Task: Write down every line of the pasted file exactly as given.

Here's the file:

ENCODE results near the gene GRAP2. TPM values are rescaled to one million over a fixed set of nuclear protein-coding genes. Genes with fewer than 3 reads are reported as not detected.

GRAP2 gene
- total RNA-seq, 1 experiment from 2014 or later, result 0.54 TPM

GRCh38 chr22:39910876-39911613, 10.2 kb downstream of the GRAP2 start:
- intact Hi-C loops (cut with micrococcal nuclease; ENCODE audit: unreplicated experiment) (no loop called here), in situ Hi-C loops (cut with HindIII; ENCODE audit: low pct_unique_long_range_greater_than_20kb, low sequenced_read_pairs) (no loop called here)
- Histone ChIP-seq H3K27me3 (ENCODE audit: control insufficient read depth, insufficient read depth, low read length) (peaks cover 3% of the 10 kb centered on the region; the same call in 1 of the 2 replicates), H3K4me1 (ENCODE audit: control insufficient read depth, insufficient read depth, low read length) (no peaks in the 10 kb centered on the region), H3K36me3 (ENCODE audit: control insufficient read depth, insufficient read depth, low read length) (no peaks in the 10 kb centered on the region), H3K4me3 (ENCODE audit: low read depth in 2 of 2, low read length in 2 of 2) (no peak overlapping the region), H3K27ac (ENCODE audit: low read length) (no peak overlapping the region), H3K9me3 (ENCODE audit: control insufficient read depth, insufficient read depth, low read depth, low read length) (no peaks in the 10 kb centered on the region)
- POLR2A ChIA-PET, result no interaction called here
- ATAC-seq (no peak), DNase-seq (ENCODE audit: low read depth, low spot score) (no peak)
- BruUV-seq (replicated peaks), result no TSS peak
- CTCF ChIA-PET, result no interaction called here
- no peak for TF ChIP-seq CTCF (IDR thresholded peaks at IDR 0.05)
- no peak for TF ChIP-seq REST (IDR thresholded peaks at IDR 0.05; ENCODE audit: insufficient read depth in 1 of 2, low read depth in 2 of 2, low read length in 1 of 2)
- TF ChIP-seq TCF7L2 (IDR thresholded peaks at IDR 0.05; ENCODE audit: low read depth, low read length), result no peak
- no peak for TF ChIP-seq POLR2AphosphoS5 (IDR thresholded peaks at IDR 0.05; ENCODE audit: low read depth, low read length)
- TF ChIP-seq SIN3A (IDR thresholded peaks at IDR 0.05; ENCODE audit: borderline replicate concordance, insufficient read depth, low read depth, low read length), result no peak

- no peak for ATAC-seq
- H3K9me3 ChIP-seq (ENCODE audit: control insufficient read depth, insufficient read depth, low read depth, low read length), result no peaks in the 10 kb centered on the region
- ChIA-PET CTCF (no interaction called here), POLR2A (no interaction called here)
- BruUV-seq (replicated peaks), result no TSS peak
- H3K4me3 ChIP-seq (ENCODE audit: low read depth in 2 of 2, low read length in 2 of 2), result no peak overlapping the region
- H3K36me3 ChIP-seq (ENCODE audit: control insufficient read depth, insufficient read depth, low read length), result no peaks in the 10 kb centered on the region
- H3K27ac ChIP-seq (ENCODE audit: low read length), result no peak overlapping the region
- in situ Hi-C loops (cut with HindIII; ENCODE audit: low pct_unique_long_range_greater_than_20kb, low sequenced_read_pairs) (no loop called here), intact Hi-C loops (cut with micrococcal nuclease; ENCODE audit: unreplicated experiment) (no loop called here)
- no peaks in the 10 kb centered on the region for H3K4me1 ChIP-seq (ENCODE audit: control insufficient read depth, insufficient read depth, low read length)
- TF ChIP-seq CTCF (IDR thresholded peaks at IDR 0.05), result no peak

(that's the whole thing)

ENCODE results near the gene GRAP2. TPM values are rescaled to one million over a fixed set of nuclear protein-coding genes. Genes with fewer than 3 reads are reported as not detected.

GRAP2 gene
- total RNA-seq, 1 experiment from 2014 or later, result 0.54 TPM

GRCh38 chr22:39910876-39911613, 10.2 kb downstream of the GRAP2 start:
- intact Hi-C loops (cut with micrococcal nuclease; ENCODE audit: unreplicated experiment) (no loop called here), in situ Hi-C loops (cut with HindIII; ENCODE audit: low pct_unique_long_range_greater_than_20kb, low sequenced_read_pairs) (no loop called here)
- Histone ChIP-seq H3K27me3 (ENCODE audit: control insufficient read depth, insufficient read depth, low read length) (peaks cover 3% of the 10 kb centered on the region; the same call in 1 of the 2 replicates), H3K4me1 (ENCODE audit: control insufficient read depth, insufficient read depth, low read length) (no peaks in the 10 kb centered on the region), H3K36me3 (ENCODE audit: control insufficient read depth, insufficient read depth, low read length) (no peaks in the 10 kb centered on the region), H3K4me3 (ENCODE audit: low read depth in 2 of 2, low read length in 2 of 2) (no peak overlapping the region), H3K27ac (ENCODE audit: low read length) (no peak overlapping the region), H3K9me3 (ENCODE audit: control insufficient read depth, insufficient read depth, low read depth, low read length) (no peaks in the 10 kb centered on the region)
- POLR2A ChIA-PET, result no interaction called here
- ATAC-seq (no peak), DNase-seq (ENCODE audit: low read depth, low spot score) (no peak)
- BruUV-seq (replicated peaks), result no TSS peak
- CTCF ChIA-PET, result no interaction called here
- no peak for TF ChIP-seq CTCF (IDR thresholded peaks at IDR 0.05)
- no peak for TF ChIP-seq REST (IDR thresholded peaks at IDR 0.05; ENCODE audit: insufficient read depth in 1 of 2, low read depth in 2 of 2, low read length in 1 of 2)
- TF ChIP-seq TCF7L2 (IDR thresholded peaks at IDR 0.05; ENCODE audit: low read depth, low read length), result no peak
- no peak for TF ChIP-seq POLR2AphosphoS5 (IDR thresholded peaks at IDR 0.05; ENCODE audit: low read depth, low read length)
- TF ChIP-seq SIN3A (IDR thresholded peaks at IDR 0.05; ENCODE audit: borderline replicate concordance, insufficient read depth, low read depth, low read length), result no peak

- no peak for ATAC-seq
- H3K9me3 ChIP-seq (ENCODE audit: control insufficient read depth, insufficient read depth, low read depth, low read length), result no peaks in the 10 kb centered on the region
- ChIA-PET CTCF (no interaction called here), POLR2A (no interaction called here)
- BruUV-seq (replicated peaks), result no TSS peak
- H3K4me3 ChIP-seq (ENCODE audit: low read depth in 2 of 2, low read length in 2 of 2), result no peak overlapping the region
- H3K36me3 ChIP-seq (ENCODE audit: control insufficient read depth, insufficient read depth, low read length), result no peaks in the 10 kb centered on the region
- H3K27ac ChIP-seq (ENCODE audit: low read length), result no peak overlapping the region
- in situ Hi-C loops (cut with HindIII; ENCODE audit: low pct_unique_long_range_greater_than_20kb, low sequenced_read_pairs) (no loop called here), intact Hi-C loops (cut with micrococcal nuclease; ENCODE audit: unreplicated experiment) (no loop called here)
- no peaks in the 10 kb centered on the region for H3K4me1 ChIP-seq (ENCODE audit: control insufficient read depth, insufficient read depth, low read length)
- TF ChIP-seq CTCF (IDR thresholded peaks at IDR 0.05), result no peak